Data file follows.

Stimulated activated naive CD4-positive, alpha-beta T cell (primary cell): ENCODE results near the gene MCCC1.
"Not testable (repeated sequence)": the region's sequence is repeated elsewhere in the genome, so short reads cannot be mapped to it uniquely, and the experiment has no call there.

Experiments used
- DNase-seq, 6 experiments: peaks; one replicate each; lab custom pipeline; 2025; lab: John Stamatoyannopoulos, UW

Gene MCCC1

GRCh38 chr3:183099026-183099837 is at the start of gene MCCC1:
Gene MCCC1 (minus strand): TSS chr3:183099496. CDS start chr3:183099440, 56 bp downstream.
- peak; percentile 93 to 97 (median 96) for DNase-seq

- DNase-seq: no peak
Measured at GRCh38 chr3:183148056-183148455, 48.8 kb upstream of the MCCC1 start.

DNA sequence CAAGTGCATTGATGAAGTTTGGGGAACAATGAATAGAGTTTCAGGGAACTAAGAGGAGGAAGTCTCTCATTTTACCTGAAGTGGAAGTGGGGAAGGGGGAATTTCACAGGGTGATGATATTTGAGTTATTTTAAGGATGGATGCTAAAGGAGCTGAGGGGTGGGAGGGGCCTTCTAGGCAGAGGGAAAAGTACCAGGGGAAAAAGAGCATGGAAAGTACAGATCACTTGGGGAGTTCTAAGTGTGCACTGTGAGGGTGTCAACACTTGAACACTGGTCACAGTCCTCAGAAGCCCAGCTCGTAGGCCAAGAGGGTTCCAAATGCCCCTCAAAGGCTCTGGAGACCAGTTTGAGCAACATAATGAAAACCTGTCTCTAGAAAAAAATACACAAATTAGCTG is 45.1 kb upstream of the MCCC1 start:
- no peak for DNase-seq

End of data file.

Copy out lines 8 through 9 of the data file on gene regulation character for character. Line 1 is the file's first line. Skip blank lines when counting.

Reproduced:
- peak; percentile 93 to 97 (median 96) for DNase-seq

- DNase-seq: no peak